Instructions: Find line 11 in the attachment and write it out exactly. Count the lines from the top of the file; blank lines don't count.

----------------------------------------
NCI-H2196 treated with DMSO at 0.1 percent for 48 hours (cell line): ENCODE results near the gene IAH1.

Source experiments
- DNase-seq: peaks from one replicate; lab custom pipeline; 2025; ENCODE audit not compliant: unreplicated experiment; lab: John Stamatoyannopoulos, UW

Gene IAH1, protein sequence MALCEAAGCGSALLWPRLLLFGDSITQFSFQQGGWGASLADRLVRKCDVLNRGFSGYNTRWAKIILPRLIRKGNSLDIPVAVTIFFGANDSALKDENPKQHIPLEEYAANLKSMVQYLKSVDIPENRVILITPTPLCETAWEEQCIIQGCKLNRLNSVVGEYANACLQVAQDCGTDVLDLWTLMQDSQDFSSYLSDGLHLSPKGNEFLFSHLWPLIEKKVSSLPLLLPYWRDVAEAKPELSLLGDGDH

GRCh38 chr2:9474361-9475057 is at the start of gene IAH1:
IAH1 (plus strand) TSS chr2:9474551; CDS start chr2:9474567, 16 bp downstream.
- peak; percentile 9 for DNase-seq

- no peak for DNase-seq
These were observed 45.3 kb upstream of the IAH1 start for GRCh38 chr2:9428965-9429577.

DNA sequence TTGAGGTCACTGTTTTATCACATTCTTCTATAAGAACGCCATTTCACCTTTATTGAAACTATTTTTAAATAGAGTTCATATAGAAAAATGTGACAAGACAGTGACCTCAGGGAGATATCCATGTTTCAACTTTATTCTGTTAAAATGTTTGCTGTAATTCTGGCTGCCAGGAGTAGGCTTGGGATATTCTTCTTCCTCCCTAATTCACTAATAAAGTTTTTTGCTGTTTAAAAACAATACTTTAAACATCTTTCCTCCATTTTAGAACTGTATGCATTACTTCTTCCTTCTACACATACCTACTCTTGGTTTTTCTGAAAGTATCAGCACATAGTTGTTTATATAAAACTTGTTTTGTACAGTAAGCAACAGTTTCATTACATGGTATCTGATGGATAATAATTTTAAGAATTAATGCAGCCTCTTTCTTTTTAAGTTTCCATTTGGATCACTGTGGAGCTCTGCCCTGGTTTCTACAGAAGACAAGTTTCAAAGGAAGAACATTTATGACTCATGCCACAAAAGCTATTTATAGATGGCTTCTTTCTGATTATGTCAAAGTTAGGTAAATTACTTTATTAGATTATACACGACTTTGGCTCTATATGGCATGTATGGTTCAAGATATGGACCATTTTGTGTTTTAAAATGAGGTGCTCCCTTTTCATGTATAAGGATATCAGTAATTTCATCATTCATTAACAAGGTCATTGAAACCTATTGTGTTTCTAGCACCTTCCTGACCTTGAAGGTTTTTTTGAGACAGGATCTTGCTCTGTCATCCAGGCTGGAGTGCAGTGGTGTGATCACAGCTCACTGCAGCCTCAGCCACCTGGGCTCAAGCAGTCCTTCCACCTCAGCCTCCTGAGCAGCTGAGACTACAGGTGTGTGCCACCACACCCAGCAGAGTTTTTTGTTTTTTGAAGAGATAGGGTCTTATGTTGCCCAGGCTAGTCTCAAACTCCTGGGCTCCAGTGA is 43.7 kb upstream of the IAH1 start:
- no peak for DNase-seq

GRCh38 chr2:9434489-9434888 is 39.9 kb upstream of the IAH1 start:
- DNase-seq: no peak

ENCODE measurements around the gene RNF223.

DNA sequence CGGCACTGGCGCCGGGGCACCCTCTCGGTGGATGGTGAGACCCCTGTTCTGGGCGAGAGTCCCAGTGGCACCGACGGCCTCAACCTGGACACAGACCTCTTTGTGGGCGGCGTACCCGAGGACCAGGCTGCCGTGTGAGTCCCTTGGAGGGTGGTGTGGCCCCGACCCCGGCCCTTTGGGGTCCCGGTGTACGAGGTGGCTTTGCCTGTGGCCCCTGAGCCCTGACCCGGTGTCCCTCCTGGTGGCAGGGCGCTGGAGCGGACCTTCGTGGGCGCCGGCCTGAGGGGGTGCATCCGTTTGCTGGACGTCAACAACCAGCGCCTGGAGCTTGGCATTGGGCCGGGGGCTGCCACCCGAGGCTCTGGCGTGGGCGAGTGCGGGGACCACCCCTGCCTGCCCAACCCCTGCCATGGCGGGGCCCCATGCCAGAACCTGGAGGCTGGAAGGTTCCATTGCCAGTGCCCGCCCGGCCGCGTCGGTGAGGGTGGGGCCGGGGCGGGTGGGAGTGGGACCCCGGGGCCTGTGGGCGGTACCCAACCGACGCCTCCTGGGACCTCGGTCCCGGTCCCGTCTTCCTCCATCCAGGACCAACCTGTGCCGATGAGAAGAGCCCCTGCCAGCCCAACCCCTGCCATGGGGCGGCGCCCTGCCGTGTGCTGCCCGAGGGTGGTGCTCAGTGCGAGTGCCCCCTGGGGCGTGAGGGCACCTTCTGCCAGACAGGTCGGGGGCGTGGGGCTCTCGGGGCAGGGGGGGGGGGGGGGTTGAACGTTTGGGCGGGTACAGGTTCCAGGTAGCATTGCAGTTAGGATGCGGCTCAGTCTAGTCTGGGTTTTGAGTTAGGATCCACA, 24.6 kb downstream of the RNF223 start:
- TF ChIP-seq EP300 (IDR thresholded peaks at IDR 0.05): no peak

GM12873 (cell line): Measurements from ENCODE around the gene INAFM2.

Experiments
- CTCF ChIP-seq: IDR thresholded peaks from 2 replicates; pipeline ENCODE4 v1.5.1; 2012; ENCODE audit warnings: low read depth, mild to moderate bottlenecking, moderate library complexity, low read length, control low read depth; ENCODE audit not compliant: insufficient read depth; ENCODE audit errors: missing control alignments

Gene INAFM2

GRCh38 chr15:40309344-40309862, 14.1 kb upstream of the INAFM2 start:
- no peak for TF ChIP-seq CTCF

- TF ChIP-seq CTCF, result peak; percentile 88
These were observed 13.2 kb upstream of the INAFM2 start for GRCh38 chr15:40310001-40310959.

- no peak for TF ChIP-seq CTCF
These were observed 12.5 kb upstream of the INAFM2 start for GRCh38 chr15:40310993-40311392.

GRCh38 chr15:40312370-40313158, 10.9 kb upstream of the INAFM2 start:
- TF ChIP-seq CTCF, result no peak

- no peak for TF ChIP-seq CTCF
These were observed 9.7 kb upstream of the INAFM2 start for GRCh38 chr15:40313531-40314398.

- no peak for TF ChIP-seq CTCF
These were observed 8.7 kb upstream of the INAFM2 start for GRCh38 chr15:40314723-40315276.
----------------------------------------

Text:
- no peak for DNase-seq